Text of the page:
Recently, Timeplots released a new poster – A Visual History of the U.S. House of Representatives, an addition to its political poster series, making a set of six.
Graphicacy, the design partner of Timeplots, has been working on the poster over the past several months; in the same way we worked with Scientific American’s Longevity graphic, we paired the print poster with an interactive graphic of similar design elements.
Since the poster and interactive have both been out for a while, and we’ve been collecting reviews and comments regarding both, it seems to be a good time to look back and reflect.
What are they?
We have been planning to visualize an ideological House since we worked on the U.S. Senate poster. Way back in graduate school in the early 1990s, Nathaniel was exposed to the Nominate ideology scores. Through that process, each representative, based on their voting records, is given an ideology score for every term of Congress in which he or she served. Given the constraints of the poster scale and the time plot format, we tried to find a way to overlay hundreds of scores within a limited space, and eventually came up with dots slightly overlapping each other to reveal the trend. The image at the top is an initial look at the centerpiece of the House poster.
Each circle represents one representative’s ideology score in a given Congress. The higher circles with positive values represent more liberal members; the lower circles, with negative values, represent more conservative members. Circles are color coded to show each representative’s party affiliation. Following common practice, red circles represent House Republicans, and blue circles represent House Democrats. If you look at the graph carefully, you will not only get a clear sense of a divided House in recent years, but you will also notice there are a series of blue dots appearing as positive values, which depicts conservative House Democrats, even in some recent Congresses.
Then we put the centerpiece in context. From the top down, we added information on the presidency, House speakers, major legislation, and landmark events. To give a summary of the balance of party control in each Congress, we made “pillbox” graphics at the top.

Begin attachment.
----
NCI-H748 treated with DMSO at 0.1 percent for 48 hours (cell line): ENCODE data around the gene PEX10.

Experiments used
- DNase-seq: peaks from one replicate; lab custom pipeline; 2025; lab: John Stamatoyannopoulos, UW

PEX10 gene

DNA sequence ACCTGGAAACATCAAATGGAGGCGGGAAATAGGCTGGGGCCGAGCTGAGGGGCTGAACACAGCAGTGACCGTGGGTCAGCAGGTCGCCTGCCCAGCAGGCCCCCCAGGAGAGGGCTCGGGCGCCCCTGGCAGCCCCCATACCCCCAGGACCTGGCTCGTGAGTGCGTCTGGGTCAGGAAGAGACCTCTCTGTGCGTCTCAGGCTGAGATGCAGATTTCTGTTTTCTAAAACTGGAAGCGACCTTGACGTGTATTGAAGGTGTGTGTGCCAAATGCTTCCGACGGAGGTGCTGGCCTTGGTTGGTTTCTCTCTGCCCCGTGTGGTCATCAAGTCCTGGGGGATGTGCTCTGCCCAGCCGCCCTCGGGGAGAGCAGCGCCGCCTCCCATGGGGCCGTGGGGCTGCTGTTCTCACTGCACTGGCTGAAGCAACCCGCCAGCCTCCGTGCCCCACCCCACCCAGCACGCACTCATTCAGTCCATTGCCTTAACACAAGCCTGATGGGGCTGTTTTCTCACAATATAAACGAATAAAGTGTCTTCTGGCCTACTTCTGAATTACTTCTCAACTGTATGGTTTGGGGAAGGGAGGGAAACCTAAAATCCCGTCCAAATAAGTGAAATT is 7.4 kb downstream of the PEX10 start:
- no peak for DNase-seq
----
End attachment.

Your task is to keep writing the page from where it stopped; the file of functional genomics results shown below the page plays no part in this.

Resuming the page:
Beneath the main graphic, we added a series of cartogram maps and shaded each state in each decade according to the ideology scores of their House representatives. The cartograms are useful because they resize the states according to the number of representatives, rather than the physical area of the state.
Why an interactive version?
As a service package for our clients, pairing of print and web interactive works well. We would like to take more of the Timeplots data and show it interactively because it helps to reveal additional layers of information and allows viewing through multiple lenses that are not possible in print applications.
In the print version if you could go close enough, you would want to see the individuals. So we tried to preserve the look of the main poster graphic, but allow filtering and drilling down into the individual information.
Who does each circle represent? Which party, or state, is the representative affiliated with? How has the ideological spectrum changed for a particular state? The interactive lets you explore all of these. Try it yourself!
If you’ve used the state and party filter on the right side, you might have noticed that a red state could be very liberal in early years. i.e. Texas representatives for early years were mostly (very liberal) Democrats! Why?
Achievements and Future Possibilities
In the end, we created a pairing of print and interactive.
In order to make the poster artistically appealing, we tried several different sketches. Considering the constraints of the horizontal poster format and the dataset of more than 20 parties, we chose colors and settled on the current dot-flow chart. It would be nice to improve the speed of the interactive.
If we were not mimicking the layout of the poster piece in the interactive, we might have had been able to make a more user-friendly interface.
To properly associate data and meaning while displaying different levels of information, designers and developers face lots of choices. How to do it well is an ongoing question for our team, and for every information graphics firm out there. How can we best balance artistic value, information, or functionality? How would you rate this House project on those dimensions?